All writers seem to need different things since we’re all different. Yesterday I wrote about publishing your first book too fast. I wrote about that because more often than not, my own work needs some hefty read-throughs and revisions before it’s even close to ready for publication. I couldn’t do this without beta readers and it’s hard for me to imagine writing something so wonderfully perfect that it doesn’t need help from outside my own brilliance. And yes, I’m being sarcastic when I say brilliance. My first drafts are anything but brilliant. I have noticed, however, that the more I write the less readers I need. I think I will always need at least two.

So how does one go about finding a beta reader?

For me, friendships! My friend Scott G.F. Bailey has a mighty fine alpha/beta reader whom online he calls Mighty Reader. I’m not sure if she reads his work in the stages as it’s being written, but I do know she’s close to him personally, and she is an avid reader. He trusts her to read his work because he trusts her as a person. He also lets me and our friend Davin Malasarn read his work in draft stages. The three of us are beta readers for each other, and occasionally alpha readers on some things. We also blog together on The Literary Lab. We’re friends.

For my advice on how to find good beta readers – just get out there and make friends. If you’re reading this blog, you obviously make your way around the blogosphere. Put a call out on your own blog or social network for other writers or readers who are interested in helping you beta read. If that doesn’t work or the beta readers aren’t giving the kind of feedback you need, join a free site like Critique Circle. Everyone there is looking for critique help. You’re bound to find a few good matches for your work. Currently, one of my best beta readers is a friend I made through this very blog. She commented a lot on here, so I started following her blog where she only had 5 followers. We got to be friends and she ended up purchasing and reading Cinders. She loved it so much and gave me such great feedback on it that I let her beta-read my novella, Thirds. Now, she has read almost everything I’ve written. She’s fantastic. I had to make an effort to find her and build a friendship. I value that friendship and her help with my work. I also return the favor and read her work, as well. That’s often how beta reading goes, but doesn’t always have to work that way. Find friends outside of the internet who are willing to read your work in its first stages – people you know who love reading. They are often the best beta readers, and valuable to have when you need an opinion not colored with a writer’s viewpoint.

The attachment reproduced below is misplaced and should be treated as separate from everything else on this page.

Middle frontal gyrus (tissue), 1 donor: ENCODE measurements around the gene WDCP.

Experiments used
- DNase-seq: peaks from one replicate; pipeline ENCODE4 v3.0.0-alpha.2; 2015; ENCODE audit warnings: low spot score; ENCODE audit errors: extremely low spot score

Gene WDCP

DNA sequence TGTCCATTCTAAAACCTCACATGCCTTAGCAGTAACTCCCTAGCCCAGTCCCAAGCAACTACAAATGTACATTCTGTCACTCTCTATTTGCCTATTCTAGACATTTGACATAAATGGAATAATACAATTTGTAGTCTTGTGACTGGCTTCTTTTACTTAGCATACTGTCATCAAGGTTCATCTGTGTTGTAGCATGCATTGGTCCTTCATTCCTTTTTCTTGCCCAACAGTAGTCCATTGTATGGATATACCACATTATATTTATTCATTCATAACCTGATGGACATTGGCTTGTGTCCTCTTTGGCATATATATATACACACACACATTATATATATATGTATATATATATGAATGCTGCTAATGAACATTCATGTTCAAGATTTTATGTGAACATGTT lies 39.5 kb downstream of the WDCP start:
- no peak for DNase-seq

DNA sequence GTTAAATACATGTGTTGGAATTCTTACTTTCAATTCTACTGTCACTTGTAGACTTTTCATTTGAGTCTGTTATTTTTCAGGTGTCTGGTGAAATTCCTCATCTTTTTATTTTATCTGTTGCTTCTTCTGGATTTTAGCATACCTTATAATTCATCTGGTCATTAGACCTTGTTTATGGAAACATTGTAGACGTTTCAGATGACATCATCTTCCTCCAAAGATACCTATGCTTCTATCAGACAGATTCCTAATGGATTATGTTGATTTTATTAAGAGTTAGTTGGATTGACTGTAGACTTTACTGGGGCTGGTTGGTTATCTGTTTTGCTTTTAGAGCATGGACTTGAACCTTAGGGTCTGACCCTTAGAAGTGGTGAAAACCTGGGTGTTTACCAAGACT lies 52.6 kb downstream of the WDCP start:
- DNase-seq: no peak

Are there different kinds of beta readers?

Absolutely. For me, a beta reader is someone I must trust and get along with. Two of my beta readers are friends I didn’t make online through writing. They are my two friends who don’t write. They are readers only, and their input is extremely valuable.

How many beta readers should you have?

As many as you need. I use a different amount of beta readers for different projects. Sometimes I need three, sometimes four or five, and I’ll ask different people to beta read at different stages of the work. For the first draft, two betas will work. For the third and fourth drafts when I’m getting close to finished, another two betas (usually Scott and Davin) will work.

Should your beta readers stick with you?

It depends. For me, I have beta readers who read almost every project I work on, but I’ve also had other people who have only beta read for me once. Sometimes a beta reader isn’t a good fit for you or a particular project. Sometimes a writer just needs different readers all the time. For me, it depends on the project for who reads what.

What if a beta reader is taking too long or isn’t working?

I’ve had this happen a few times, and it’s frustrating. But you have to remember that people are busy. If your beta reader promises to get back to you in a specific amount of time and they’re taking longer, then maybe there’s an issue with them not liking your work and they’re too afraid to tell you. Or maybe they’ve had something come up that is unrelated to your work. Either way, communication is key. If the beta relationship isn’t working and this person is a good friend, simply tell them you value their feedback, but for that particular project, it’s not going to work out. Keep it professional. No friendship is worth ruining over a book, so be cautious when choosing your beta readers, too.